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Opening the National Theatre


Nobody wanted the National Theatre
Peter Hall Theatre director
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I'm very proud of what we all did at the National in… in moving it to the South Bank and, you know, it certainly wasn't – why should it be – wasn't appreciated that we'd been dealing with the… the Old Vic doing four or at most, five productions a year with a small company of actors, 35–40 at the most. And suddenly we were running three theatres, doing 18–20 productions a year and with the… with the staff, well, certainly over a 100 actors and a… and a staff of five or six hundred to boot. I mean it was a huge…

[Q] You never knew how much it was going to cost?

Nobody knew, I mean, one of my favourite stories about the National Theatre is… is, an early Board meeting when we'd just moved in, and it was, of course, about three-and-a-half years late, because there are two kinds of time as we all know, there is time and there's builders' time. Anyway, there we all were. And the first thing on the agenda was to sign the lease, and the lease was a fully repairing lease, you know, meeting all sorts of liabilities, and the Chairman Max Rayne said: ‘We're not signing this. We haven't got any money for the upkeep of the… of the National Theatre. Who does it belong to?’ And there was a lot of head scratching, and they said: ‘Well, it… it doesn't belong to the Greater London Council. They've given the site. It doesn't belong to the South Bank Board because they built it, but they have no funds. It doesn't belong to the Arts Council and it doesn't belong to the Minister of the Department of Culture’. So Max said: ‘Well, when you've decided who it belongs to, we'll consider signing a lease if you give us enough money for the upkeep of the building and if you don't it can remain as it is’. So for about the next year, nobody owned the National Theatre but we were busily playing in it. One of the most dizzy effects of bureaucracy. I mean, I think what… what was very interesting about the whole opening of the National Theatre was the profession that was against it because it was scared. You know, there was that celebrated letter in The Times got up by Oscar Lowenstein of the Royal Court, signed by everybody including some very great luminaries in the future of the National Theatre like Richard Eyre, saying that the National Theatre was going to wreck the theatre because it was going to take away all talent, all resources and ruin the regional theatre, which was, you know, such palpable rubbish; anyway, there it was, profession against it, media against it because it's more fun. I mean, anything new has to be, you know…

[Q] And extremely expensive.

And extremely expensive and art… and art, you know – Philistines, step this way! It was… the government was against it because of finance, the Arts Council was against it because it thought it would take resources that they would like to spend. When the Arts Council was saying to the regions, ‘We can't give you extra money because we've got the National Theatre coming’ and they were saying to us, ‘We can't give you more money because we've got to look after the regions’ you know – standard negotiating ploy. So nobody wanted the National Theatre at all except the public. From day one they came into that building and they said, ‘Ah, we like this place’, and there's no question if that hadn't been so – and that's a tribute to Denys Lasdun, the architect – if that hadn't been so, we wouldn't have survived.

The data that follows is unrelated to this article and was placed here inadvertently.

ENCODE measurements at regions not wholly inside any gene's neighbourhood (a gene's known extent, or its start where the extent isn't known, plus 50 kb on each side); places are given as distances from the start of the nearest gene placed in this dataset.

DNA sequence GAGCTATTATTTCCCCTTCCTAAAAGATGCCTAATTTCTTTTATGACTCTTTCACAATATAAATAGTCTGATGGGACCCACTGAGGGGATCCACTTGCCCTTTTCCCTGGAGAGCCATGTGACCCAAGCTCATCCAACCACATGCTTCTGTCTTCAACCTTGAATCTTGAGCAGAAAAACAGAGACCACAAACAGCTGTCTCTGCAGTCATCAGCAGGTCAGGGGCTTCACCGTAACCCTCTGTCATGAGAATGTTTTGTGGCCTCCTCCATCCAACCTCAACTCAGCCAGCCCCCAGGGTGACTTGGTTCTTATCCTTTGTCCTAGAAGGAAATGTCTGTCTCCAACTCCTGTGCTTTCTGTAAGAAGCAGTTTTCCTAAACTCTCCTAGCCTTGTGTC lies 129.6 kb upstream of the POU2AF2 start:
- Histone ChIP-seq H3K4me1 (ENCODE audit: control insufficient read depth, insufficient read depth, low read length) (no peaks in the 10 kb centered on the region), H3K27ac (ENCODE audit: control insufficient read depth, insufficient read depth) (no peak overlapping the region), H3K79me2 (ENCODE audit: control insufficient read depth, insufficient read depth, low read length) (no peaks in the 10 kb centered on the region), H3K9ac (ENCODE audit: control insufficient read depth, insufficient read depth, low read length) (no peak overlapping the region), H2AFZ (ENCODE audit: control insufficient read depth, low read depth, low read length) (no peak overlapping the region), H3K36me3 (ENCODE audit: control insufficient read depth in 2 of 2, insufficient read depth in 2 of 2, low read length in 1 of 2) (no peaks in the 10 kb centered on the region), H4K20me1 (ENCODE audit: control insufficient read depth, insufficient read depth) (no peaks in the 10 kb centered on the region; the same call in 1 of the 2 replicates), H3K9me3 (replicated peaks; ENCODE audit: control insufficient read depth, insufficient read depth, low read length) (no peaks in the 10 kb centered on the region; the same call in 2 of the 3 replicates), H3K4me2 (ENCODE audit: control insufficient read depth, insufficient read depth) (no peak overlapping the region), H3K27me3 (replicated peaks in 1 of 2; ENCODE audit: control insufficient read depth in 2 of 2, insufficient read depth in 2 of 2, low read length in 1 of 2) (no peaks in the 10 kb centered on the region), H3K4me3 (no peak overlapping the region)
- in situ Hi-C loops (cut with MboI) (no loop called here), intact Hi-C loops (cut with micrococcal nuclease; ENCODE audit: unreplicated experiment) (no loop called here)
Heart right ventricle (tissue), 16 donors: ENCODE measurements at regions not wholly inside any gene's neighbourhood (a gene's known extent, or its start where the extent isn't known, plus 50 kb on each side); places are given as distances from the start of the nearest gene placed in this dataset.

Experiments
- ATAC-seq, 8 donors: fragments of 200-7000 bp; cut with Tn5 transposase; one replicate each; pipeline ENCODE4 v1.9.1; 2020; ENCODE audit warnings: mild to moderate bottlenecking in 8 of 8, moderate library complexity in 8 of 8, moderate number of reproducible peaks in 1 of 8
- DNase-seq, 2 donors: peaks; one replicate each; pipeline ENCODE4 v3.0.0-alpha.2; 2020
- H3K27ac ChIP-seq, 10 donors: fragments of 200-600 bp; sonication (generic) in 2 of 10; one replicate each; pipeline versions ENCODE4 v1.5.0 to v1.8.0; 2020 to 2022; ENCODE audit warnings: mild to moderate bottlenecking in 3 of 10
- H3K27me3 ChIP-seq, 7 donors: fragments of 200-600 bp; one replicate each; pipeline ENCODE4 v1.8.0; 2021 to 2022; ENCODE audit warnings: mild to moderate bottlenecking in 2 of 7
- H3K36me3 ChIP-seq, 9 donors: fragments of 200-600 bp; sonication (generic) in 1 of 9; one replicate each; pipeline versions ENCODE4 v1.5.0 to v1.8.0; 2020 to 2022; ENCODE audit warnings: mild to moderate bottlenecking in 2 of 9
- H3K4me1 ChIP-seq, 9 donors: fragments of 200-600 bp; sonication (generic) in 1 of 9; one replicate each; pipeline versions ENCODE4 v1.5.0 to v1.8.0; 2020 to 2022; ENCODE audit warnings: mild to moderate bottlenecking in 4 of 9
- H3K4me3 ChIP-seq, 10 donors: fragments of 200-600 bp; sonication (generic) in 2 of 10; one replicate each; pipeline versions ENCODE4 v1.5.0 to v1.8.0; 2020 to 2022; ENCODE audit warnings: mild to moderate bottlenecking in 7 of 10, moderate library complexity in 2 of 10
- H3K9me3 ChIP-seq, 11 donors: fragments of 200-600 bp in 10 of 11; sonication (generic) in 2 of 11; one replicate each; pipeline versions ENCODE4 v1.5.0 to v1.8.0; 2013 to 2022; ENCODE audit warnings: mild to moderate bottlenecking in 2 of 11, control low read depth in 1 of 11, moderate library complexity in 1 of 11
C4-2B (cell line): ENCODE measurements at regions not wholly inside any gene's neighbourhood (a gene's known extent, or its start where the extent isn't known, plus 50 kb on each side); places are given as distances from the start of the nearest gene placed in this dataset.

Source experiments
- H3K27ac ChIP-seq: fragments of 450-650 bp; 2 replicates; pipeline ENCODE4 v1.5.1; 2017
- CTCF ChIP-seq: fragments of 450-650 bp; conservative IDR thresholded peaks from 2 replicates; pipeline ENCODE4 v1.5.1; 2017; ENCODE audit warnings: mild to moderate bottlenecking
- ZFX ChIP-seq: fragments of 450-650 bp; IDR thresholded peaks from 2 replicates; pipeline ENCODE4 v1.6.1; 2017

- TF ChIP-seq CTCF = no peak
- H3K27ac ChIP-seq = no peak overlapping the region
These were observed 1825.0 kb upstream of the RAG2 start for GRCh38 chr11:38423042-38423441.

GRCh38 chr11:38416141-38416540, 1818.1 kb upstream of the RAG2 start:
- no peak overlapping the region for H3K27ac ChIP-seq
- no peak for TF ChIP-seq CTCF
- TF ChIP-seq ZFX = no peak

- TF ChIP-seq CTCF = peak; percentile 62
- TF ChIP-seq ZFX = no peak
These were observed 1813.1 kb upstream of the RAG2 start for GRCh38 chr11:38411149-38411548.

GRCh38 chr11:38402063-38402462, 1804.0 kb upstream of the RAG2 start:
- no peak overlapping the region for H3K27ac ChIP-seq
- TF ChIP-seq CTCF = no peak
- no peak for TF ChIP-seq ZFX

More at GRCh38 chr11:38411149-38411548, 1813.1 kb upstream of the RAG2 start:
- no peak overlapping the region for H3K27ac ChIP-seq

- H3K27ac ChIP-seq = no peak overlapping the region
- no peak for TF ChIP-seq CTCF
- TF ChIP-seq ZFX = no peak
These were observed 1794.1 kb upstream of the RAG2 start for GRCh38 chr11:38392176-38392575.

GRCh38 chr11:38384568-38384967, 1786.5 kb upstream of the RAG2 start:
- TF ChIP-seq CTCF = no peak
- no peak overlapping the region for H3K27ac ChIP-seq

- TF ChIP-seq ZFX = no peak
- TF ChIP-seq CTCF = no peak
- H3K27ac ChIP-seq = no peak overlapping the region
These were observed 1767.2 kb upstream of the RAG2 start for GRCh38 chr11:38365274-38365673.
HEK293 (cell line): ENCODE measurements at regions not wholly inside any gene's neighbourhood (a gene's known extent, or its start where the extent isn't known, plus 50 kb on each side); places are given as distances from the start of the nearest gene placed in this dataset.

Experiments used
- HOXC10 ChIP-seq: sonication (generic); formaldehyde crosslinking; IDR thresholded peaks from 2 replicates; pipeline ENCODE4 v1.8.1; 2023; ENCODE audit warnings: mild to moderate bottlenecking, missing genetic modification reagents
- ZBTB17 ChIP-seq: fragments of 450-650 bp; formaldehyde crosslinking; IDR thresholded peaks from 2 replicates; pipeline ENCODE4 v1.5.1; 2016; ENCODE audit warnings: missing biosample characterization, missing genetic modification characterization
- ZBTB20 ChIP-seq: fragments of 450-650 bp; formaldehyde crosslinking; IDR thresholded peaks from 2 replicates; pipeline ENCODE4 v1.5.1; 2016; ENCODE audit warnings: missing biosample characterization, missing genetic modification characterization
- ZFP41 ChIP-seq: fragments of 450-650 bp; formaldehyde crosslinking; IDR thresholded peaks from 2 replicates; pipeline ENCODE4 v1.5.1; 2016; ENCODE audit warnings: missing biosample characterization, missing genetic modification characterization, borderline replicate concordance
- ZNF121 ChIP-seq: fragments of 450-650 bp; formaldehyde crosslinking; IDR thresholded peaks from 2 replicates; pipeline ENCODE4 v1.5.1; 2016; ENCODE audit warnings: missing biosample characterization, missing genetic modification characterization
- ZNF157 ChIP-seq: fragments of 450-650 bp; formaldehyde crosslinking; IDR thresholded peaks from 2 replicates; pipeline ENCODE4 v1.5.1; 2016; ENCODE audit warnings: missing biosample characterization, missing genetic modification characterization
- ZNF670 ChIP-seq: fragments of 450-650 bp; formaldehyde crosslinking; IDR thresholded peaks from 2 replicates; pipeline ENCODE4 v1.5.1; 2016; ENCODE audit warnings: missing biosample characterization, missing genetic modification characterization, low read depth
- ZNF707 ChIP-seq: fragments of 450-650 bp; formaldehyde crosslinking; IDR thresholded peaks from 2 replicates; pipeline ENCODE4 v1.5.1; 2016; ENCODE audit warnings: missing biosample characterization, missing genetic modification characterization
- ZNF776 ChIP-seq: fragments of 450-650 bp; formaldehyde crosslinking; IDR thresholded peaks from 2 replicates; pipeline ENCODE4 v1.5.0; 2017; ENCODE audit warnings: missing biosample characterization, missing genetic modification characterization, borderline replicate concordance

British-born theatre director, Sir Peter Hall (1930-2017), ran the Arts Theatre where, in 1955, he directed the English-language premiere of 'Waiting for Godot' by Samuel Beckett. He also founded the Royal Shakespeare Company when he was only 29, and directed the National Theatre from 1973 to 1988. He was at the Shakespeare Memorial Theatre in Stratford-on-Avon for two season from 1957-1959. He also directed 'Akenfield' for London Weekend Television and ran the Peter Hall Company, which has 40 productions worldwide to its name. In 1963, he was appointed Commander of the Order of the British Empire (CBE) and in 1977 was knighted for his contribution to the theatre. In 1999, he was also honoured with a Laurence Olivier Award.

Listeners: John Goodwin

Head of Press at the National Theatre (1974-1988), and earlier at the RSC (1960-1974), John Goodwin is the author of a best-selling paperback, A short Guide to Shakespeare's Plays, and co-author of Trader Faulkner's one-man show, Losing My Marbles. He is also editor of the play, Sappho, based on Alphonse Daudet's novel, and editor of a number of successful books, among them, Peter Hall's Diaries, and, British Theatre Design - the modern age.

Tags: National Theatre, South Bank, The Old Vic, Greater London Council, Arts Council, Department of Culture, The Times, Royal Court Theatre, Max Rayne, Oscar Lowenstein, Richard Eyre, Denys Lasdun

Duration: 3 minutes, 51 seconds

Date story recorded: February 2006

Date story went live: 24 January 2008